Belgium is likely to go from a population of 11.3 million inhabitants in 2016 to 13 million by 2060. This is per Federal Planning Bureau projections published yesterday (Tuesday). Population growth expected in the Brussels-Capital region is two times greater than that of other regions.
Belgium can bank upon a population of 13 million inhabitants in 2060, which represents an average increase of 40,000 inhabitants per year. This compares to an increase of 50,000 during the last three decades.
The Federal Planning Bureau further notes that the Brussels-Capital region’s population (projected to be up 28% by 2060) will grow twice as fast as the other regions (which are likely to increase by 14% between 2016 and 2060).
This phenomenon may be explained, amongst other factors, by a significant proportion of foreign immigrants. Amongst these, numerous individuals are of an age where they are both having and bringing up children.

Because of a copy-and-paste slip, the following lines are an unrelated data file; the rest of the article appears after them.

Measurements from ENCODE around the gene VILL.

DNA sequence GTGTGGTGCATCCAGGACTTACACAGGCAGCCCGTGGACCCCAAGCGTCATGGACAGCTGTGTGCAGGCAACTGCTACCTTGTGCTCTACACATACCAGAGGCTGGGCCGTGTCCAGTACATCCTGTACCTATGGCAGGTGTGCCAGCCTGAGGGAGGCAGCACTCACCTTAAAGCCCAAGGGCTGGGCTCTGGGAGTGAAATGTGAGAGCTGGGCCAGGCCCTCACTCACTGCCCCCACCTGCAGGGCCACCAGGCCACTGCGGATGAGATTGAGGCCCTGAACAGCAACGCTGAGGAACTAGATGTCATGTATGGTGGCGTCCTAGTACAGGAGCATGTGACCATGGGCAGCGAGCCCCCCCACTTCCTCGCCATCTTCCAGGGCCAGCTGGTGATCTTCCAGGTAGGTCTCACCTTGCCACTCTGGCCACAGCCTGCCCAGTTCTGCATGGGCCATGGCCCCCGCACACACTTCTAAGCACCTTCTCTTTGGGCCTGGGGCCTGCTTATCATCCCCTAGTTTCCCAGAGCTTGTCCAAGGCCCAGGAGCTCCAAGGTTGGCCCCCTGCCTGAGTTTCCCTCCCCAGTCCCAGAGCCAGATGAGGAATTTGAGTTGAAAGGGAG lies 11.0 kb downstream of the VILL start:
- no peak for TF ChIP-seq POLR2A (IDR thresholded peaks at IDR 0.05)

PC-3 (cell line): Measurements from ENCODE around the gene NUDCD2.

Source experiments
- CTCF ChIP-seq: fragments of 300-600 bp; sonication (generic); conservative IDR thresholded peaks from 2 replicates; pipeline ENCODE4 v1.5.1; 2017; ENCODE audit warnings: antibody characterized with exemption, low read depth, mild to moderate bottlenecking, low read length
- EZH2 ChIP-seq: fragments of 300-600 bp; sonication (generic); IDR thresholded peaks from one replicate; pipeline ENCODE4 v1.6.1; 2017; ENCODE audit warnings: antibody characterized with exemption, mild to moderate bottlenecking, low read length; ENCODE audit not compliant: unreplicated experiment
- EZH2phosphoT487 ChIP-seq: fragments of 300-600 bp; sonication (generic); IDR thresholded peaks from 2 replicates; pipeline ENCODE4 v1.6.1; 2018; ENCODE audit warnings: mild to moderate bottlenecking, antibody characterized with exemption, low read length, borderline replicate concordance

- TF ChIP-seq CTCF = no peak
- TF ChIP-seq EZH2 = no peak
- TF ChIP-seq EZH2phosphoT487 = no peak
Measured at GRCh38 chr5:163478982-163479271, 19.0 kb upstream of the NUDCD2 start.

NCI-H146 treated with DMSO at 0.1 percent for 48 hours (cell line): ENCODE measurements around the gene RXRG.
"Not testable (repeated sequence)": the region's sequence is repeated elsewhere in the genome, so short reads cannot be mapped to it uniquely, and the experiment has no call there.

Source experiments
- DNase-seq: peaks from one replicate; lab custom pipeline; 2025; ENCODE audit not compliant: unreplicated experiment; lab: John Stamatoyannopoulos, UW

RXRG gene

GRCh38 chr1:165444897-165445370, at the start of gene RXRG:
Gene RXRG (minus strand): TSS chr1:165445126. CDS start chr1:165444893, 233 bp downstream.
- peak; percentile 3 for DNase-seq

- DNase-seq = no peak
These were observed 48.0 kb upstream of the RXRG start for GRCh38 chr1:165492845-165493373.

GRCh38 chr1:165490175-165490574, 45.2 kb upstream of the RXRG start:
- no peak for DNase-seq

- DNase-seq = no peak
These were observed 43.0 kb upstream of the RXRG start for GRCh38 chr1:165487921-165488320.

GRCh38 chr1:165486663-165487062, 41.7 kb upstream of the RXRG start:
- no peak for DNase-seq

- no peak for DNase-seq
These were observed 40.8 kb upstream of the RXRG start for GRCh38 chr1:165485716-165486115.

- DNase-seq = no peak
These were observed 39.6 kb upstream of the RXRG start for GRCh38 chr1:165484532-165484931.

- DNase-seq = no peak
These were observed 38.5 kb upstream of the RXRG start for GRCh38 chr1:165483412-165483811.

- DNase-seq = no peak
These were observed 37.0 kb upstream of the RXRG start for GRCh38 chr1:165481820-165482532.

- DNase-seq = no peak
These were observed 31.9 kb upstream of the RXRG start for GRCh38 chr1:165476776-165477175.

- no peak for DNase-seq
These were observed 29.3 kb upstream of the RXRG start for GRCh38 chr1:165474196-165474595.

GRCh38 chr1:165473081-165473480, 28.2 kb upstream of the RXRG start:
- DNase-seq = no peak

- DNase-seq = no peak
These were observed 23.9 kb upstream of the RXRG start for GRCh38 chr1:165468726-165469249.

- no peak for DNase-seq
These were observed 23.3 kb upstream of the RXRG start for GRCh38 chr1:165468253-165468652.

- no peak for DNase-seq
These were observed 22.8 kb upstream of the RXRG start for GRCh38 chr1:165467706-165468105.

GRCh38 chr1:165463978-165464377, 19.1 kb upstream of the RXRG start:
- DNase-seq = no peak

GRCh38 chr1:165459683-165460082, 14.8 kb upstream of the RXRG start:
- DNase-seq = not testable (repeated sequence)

The projected population pyramid for the Brussels region also remains markedly younger than in the other two regions. Last year, Flanders and Wallonia had one person aged 67 for every four aged between 18 and 66. This report projects 1 in 2 by 2060.
Taking the same comparative indicators, the Brussels-Capital region is projected to still have one person aged 67 for every four aged between 18 and 66 in 2060.
Lastly, household structures are evolving differently throughout the country. The proportion of households made up of one person will indeed not increase in Brussels by 2060. That of households comprised of married couples is likely to remain stable. This projected trend differs from the two other regions.